Microsoft clearly will go to the ends of the Earth to make sure no Google product goes unanswered. Weeks after the ubiquitous search engine unveiled new up-to-date NASA imagery of our celestial neighbor on Google Mars, Microsoft is touting its own Red planet-snooping pact with the space agency. Under a joint agreement announced …
It's truly breath taking when you zoom into a star and see even more billions of more stars beside it.
Makes me our own little corner feel very small. Is this software perhaps the Beta of the 'Total Perceptive Vortex' ?
Some one please get Russell T Grant to look at this and still tell me that humans can fill this?
And no one cares?
The simple fact that no one noticed Google's version means few will care about this. Plus Google's offering is available on Win, Mac and Lin, so this Windows only affair is sort of limited.
Here's a suggestion to MS: Stop trying to be everyone else. Do what your customers are asking, and leave the other stuff to the people who thought of it.
when can we expect the launch of Google Mars Streetview or will it infringe Martian privacy?
Windows? Sorry, don't use that. Silverlight? No thanks.
The sad thing is Microsoft never does anything without it serving the 'ultimate goal' - getting everyone to use 'Microsoft only' technology. That's also why they make rubbish, because the service they provide is never made with the right goal in mind that would actually make it a good product. Mars? They don't care about Mars or pictures of it, only the fact that you use Windows and Silverlight.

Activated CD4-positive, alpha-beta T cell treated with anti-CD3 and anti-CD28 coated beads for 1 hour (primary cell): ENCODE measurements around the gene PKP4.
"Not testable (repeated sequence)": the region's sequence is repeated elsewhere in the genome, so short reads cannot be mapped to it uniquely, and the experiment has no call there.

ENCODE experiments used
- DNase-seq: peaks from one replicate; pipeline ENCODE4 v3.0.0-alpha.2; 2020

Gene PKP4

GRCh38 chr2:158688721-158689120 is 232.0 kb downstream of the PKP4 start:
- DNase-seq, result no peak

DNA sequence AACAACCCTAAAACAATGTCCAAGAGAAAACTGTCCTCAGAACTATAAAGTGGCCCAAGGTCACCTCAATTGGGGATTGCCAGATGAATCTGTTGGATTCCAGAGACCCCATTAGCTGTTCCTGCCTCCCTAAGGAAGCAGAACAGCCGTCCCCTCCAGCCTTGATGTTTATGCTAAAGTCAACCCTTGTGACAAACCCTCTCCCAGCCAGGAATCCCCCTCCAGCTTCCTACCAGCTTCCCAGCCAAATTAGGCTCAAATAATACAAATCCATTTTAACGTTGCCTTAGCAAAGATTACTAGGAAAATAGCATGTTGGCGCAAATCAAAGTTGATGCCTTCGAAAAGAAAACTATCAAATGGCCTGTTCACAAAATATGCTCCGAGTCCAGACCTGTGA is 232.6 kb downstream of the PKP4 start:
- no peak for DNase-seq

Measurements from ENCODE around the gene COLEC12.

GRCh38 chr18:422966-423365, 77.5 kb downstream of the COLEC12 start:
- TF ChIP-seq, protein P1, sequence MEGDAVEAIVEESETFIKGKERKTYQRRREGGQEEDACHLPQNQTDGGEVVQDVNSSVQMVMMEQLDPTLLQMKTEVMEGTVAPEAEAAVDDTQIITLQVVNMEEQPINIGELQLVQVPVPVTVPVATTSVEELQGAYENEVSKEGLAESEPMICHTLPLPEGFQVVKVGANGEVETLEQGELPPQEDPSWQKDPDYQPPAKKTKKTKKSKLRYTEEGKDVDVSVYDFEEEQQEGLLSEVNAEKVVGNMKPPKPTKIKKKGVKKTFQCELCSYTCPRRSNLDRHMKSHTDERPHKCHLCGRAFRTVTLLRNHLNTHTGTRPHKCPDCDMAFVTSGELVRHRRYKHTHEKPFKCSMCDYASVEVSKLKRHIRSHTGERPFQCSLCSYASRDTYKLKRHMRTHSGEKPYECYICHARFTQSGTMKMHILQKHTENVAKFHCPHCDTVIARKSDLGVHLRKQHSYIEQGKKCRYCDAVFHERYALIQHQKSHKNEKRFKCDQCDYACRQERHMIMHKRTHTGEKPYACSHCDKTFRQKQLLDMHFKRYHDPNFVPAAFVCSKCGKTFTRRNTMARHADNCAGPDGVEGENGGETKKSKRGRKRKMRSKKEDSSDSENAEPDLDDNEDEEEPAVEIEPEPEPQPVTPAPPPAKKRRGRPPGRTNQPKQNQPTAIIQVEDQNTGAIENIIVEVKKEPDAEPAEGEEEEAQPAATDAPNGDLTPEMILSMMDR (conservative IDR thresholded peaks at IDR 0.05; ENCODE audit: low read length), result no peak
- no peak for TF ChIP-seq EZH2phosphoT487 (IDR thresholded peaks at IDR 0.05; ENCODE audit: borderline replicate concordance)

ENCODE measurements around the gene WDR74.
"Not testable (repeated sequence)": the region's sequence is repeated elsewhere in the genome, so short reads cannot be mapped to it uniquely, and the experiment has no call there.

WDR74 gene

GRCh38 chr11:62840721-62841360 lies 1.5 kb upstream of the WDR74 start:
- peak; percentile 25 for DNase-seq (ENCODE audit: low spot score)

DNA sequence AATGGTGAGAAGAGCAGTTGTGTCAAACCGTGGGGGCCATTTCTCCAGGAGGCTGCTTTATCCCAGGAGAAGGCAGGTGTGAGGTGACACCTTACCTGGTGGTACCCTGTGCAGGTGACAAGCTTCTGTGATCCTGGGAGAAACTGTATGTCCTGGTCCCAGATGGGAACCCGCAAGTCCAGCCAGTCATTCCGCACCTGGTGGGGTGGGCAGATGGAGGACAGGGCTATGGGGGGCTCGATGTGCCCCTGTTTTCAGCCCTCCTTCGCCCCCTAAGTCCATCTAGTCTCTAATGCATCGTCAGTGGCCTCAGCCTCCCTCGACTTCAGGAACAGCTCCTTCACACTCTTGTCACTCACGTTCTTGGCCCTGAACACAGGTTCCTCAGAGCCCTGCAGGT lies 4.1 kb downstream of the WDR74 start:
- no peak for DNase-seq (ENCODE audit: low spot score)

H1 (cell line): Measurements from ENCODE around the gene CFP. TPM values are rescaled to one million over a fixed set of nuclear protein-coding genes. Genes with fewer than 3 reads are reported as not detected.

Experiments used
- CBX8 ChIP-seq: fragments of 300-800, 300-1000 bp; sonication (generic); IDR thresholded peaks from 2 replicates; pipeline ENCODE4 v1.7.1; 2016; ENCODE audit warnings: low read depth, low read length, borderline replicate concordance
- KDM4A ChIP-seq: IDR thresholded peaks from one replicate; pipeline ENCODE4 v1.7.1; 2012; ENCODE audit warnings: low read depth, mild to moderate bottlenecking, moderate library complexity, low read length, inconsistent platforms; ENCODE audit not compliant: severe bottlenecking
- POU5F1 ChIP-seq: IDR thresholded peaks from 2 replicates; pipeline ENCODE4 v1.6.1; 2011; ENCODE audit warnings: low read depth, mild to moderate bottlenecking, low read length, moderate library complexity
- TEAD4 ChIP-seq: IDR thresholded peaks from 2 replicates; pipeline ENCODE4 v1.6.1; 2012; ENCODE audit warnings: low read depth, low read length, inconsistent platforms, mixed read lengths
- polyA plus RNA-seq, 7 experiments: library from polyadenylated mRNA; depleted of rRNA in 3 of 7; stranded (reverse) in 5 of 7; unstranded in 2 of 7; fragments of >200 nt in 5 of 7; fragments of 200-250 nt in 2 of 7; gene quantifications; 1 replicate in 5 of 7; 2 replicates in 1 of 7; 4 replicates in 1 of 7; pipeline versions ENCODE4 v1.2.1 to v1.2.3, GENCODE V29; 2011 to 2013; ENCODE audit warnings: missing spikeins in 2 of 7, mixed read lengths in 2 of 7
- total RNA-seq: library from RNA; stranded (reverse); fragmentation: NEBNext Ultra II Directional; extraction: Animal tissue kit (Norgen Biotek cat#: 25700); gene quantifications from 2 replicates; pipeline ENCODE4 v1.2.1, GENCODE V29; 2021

Web client link
The link to the silverlight web client should be;
You've just linked to the .png
That's funny ...
... the 'innovator' who implements a particular technology second doesn't seem as cutting edge as the one who does it first. They could at least have included more planets; Venus would be quite interesting.
re: "NASA archive rather lacks the web 2.0 touch"
and thank God. These people actually do serious work.
Re: NASA's Planetary Data System website
"pictures and data available on NASA's Planetary Data Systems website, which as we mentioned above, will scare the pants of anyone not certifiably a geek."
Spot on, Reg.
Re: "and thank God. These people actually do serious work"
You can present serious work in a more publicly accessible way without dumbing it down. The NASA site is a nightmare inducing, text bound labyrinth of sci-speak, which you need to know to use the search feature!
Mars is no Earth
Come on, Google Mars is pretty lame. Anyone can download the orbiter images and make something for viewing the map. Google Earth is vastly more interesting and sophisticated.
Oh, and of course Google Earth followed after Microsoft's Terraserver project.
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